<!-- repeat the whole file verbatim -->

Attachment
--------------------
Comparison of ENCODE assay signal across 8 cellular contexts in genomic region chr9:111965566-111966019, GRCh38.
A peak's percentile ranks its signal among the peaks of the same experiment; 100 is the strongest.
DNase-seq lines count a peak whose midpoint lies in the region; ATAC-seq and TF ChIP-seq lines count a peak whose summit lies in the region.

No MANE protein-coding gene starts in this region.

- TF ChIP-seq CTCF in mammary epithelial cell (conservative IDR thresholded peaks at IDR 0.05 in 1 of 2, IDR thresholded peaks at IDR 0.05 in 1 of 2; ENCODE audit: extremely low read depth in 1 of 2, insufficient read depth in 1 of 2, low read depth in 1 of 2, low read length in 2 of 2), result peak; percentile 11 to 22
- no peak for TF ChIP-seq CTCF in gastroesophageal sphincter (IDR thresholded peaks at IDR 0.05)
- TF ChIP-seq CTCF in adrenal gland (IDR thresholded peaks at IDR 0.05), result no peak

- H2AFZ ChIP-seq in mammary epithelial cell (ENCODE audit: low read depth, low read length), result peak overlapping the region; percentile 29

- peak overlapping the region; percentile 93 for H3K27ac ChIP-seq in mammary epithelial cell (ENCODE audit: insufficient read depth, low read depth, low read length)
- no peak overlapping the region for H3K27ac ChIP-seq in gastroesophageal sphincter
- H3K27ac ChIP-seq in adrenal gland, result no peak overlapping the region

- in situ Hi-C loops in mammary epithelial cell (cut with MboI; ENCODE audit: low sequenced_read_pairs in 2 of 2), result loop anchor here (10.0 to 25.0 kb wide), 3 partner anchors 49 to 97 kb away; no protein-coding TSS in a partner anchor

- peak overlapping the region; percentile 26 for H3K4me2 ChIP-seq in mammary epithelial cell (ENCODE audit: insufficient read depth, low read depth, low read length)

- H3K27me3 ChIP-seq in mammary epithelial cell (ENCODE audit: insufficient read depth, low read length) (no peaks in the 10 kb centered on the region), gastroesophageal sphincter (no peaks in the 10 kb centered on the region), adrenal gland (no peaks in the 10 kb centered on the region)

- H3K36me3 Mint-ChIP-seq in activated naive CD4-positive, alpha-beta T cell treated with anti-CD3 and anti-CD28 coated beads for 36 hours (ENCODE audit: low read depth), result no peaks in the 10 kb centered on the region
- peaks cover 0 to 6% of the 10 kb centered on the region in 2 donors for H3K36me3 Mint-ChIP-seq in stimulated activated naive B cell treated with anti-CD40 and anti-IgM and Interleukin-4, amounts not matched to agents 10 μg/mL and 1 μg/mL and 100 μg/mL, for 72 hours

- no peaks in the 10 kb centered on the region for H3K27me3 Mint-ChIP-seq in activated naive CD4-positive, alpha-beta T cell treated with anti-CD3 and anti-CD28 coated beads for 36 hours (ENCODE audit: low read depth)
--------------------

Comparison of ENCODE assay signal across 8 cellular contexts in genomic region chr9:111965566-111966019, GRCh38.
A peak's percentile ranks its signal among the peaks of the same experiment; 100 is the strongest.
DNase-seq lines count a peak whose midpoint lies in the region; ATAC-seq and TF ChIP-seq lines count a peak whose summit lies in the region.

No MANE protein-coding gene starts in this region.

- TF ChIP-seq CTCF in mammary epithelial cell (conservative IDR thresholded peaks at IDR 0.05 in 1 of 2, IDR thresholded peaks at IDR 0.05 in 1 of 2; ENCODE audit: extremely low read depth in 1 of 2, insufficient read depth in 1 of 2, low read depth in 1 of 2, low read length in 2 of 2), result peak; percentile 11 to 22
- no peak for TF ChIP-seq CTCF in gastroesophageal sphincter (IDR thresholded peaks at IDR 0.05)
- TF ChIP-seq CTCF in adrenal gland (IDR thresholded peaks at IDR 0.05), result no peak

- H2AFZ ChIP-seq in mammary epithelial cell (ENCODE audit: low read depth, low read length), result peak overlapping the region; percentile 29

- peak overlapping the region; percentile 93 for H3K27ac ChIP-seq in mammary epithelial cell (ENCODE audit: insufficient read depth, low read depth, low read length)
- no peak overlapping the region for H3K27ac ChIP-seq in gastroesophageal sphincter
- H3K27ac ChIP-seq in adrenal gland, result no peak overlapping the region

- in situ Hi-C loops in mammary epithelial cell (cut with MboI; ENCODE audit: low sequenced_read_pairs in 2 of 2), result loop anchor here (10.0 to 25.0 kb wide), 3 partner anchors 49 to 97 kb away; no protein-coding TSS in a partner anchor

- peak overlapping the region; percentile 26 for H3K4me2 ChIP-seq in mammary epithelial cell (ENCODE audit: insufficient read depth, low read depth, low read length)

- H3K27me3 ChIP-seq in mammary epithelial cell (ENCODE audit: insufficient read depth, low read length) (no peaks in the 10 kb centered on the region), gastroesophageal sphincter (no peaks in the 10 kb centered on the region), adrenal gland (no peaks in the 10 kb centered on the region)

- H3K36me3 Mint-ChIP-seq in activated naive CD4-positive, alpha-beta T cell treated with anti-CD3 and anti-CD28 coated beads for 36 hours (ENCODE audit: low read depth), result no peaks in the 10 kb centered on the region
- peaks cover 0 to 6% of the 10 kb centered on the region in 2 donors for H3K36me3 Mint-ChIP-seq in stimulated activated naive B cell treated with anti-CD40 and anti-IgM and Interleukin-4, amounts not matched to agents 10 μg/mL and 1 μg/mL and 100 μg/mL, for 72 hours

- no peaks in the 10 kb centered on the region for H3K27me3 Mint-ChIP-seq in activated naive CD4-positive, alpha-beta T cell treated with anti-CD3 and anti-CD28 coated beads for 36 hours (ENCODE audit: low read depth)